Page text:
Saturday, July 12, 2014

Tuition and education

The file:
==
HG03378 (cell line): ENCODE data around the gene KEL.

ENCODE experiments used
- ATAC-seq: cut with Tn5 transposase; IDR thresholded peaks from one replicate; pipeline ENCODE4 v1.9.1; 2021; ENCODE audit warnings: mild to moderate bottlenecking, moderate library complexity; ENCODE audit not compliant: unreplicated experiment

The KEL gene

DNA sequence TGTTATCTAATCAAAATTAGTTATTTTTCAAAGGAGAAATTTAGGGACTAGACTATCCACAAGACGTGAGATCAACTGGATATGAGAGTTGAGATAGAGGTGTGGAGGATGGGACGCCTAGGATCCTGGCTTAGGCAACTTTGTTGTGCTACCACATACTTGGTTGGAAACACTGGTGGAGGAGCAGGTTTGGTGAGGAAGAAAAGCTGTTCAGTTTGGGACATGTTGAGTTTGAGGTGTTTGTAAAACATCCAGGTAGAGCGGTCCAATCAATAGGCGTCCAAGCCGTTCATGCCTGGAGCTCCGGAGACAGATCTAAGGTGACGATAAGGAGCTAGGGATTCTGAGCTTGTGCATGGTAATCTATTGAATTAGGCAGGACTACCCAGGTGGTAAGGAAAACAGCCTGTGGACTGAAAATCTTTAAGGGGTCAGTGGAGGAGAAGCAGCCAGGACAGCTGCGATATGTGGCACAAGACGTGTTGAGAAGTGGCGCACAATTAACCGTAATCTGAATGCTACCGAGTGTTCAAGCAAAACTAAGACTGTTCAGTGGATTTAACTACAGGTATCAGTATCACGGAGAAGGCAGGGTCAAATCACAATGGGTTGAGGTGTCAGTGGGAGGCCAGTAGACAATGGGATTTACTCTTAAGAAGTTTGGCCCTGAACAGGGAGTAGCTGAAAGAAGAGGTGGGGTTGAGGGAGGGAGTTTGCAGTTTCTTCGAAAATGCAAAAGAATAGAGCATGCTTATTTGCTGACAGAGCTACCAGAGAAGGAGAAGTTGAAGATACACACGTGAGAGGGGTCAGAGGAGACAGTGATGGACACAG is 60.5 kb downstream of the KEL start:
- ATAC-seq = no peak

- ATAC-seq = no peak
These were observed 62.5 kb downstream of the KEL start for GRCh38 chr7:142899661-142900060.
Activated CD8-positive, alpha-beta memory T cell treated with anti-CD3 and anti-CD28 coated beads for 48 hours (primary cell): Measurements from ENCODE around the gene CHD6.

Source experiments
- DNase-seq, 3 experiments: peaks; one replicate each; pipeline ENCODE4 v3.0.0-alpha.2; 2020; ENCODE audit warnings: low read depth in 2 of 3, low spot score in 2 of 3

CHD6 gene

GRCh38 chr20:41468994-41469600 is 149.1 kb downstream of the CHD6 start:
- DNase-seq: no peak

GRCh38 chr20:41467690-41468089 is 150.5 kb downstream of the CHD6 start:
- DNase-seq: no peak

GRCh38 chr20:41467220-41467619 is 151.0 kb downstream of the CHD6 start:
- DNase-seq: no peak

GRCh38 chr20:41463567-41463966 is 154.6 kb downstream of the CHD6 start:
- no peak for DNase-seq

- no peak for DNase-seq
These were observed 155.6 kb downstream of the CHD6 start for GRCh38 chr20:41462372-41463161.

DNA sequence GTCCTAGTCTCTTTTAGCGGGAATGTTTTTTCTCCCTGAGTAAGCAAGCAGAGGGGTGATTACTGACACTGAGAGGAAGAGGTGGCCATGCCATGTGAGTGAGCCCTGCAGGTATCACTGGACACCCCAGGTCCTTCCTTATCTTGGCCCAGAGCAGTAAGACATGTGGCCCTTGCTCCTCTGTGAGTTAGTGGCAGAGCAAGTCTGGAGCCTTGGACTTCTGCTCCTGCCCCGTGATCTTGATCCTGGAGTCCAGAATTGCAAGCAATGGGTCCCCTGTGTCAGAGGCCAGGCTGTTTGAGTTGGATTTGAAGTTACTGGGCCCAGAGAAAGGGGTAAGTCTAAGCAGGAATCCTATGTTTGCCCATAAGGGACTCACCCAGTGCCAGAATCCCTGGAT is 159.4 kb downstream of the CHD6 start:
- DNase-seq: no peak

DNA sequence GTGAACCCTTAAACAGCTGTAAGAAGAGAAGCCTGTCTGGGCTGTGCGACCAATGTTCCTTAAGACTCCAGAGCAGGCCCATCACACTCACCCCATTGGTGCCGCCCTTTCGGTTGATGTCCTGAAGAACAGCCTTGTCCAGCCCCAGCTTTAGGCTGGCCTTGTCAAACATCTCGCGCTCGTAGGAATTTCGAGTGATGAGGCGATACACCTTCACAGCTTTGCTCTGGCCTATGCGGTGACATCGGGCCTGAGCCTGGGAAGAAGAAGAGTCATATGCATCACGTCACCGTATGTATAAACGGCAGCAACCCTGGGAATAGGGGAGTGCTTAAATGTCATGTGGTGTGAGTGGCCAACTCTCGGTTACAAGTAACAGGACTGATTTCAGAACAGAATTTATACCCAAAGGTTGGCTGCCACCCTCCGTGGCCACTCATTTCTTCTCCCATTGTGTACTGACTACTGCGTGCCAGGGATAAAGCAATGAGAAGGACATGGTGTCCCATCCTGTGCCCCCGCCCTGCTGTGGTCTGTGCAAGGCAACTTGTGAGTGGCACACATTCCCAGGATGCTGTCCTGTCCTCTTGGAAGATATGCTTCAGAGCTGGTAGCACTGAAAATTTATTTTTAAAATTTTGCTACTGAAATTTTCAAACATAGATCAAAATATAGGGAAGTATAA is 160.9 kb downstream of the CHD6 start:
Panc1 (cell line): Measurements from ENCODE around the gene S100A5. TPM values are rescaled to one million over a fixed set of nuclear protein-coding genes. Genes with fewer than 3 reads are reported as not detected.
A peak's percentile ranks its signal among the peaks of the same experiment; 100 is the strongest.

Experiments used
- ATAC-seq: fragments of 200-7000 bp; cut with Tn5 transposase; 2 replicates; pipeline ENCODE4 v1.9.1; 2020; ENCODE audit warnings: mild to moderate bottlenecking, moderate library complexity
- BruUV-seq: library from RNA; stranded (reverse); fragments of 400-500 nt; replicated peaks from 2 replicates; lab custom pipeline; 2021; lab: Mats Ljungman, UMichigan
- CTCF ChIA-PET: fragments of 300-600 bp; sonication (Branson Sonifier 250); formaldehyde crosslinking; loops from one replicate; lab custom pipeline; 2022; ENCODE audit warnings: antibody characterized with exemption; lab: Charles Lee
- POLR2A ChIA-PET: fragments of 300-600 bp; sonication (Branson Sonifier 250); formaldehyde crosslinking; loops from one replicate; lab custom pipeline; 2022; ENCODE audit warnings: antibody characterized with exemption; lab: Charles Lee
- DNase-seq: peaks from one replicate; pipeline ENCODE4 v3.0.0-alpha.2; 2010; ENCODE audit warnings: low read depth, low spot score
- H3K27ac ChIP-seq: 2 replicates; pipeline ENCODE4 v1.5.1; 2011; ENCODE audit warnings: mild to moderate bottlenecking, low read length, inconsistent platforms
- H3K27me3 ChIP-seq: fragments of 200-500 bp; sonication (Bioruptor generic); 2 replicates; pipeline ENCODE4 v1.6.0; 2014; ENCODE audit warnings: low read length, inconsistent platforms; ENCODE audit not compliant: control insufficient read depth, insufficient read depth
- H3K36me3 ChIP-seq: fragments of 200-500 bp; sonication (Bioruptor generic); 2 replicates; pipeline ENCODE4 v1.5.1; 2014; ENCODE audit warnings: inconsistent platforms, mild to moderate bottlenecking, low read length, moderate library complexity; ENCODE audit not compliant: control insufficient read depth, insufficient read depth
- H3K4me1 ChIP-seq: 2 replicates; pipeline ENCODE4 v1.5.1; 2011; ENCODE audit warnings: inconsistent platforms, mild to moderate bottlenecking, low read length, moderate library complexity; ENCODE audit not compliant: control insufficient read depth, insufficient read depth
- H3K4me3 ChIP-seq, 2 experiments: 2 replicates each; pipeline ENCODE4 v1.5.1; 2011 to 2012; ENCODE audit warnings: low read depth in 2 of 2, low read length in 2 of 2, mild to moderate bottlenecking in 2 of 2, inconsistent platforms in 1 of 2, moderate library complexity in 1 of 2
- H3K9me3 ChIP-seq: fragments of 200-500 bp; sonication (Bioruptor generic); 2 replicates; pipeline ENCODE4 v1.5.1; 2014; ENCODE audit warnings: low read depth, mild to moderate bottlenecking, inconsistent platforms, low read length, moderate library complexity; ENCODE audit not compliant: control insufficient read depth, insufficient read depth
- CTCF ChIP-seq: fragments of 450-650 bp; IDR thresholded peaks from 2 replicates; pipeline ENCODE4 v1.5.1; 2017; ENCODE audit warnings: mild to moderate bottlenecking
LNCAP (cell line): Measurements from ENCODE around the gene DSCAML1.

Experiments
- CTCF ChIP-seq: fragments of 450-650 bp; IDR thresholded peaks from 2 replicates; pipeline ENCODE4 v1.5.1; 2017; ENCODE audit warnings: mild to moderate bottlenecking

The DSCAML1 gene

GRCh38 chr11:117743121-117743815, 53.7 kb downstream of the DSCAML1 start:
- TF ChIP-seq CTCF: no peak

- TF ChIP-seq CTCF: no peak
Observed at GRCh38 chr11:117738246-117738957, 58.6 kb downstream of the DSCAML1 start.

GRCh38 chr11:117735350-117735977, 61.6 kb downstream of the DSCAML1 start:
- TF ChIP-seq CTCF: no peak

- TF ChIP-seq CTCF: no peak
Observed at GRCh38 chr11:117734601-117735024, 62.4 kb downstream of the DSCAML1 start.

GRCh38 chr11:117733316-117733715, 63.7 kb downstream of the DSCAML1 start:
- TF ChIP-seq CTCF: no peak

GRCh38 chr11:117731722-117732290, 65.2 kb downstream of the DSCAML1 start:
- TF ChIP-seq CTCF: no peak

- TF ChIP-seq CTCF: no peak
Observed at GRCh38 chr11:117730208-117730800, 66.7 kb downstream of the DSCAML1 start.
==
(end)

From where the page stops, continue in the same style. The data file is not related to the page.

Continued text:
This is an interesting bit from NPR about the complexities of pricing higher education, particularly private education.  The game many universities play is to assess a very high sticker price (US$40 to $50k), then give all sorts of grants and things to discount the real price once students have committed to attending the school.  This gives the school the prestige and exclusive reputation of a high price, while making it more accessible to "consumers" who can't really afford that price.  The article harks back to some of my previous reflections on the benefits and drawbacks of an "exclusivity-based" school system.  It also reminds us of the arbitrary, non-market nature of much pricing in our daily lives and the economy in general (I would argue that this is increasingly a defining aspect of the economy as more and more businesses resemble scams offering services of dubious and hard-to-calculate value).  This non-rational pricing gives the lie to an unquestioning belief that our world and our markets are populated by members of the entirely rational species, Homo economicus.  As I cited in a prior post, Homo economicus is at best a useful theoretical construct, but is by no means an accurate description of human behavior.  Homo economicus isn't even mathematically possible!

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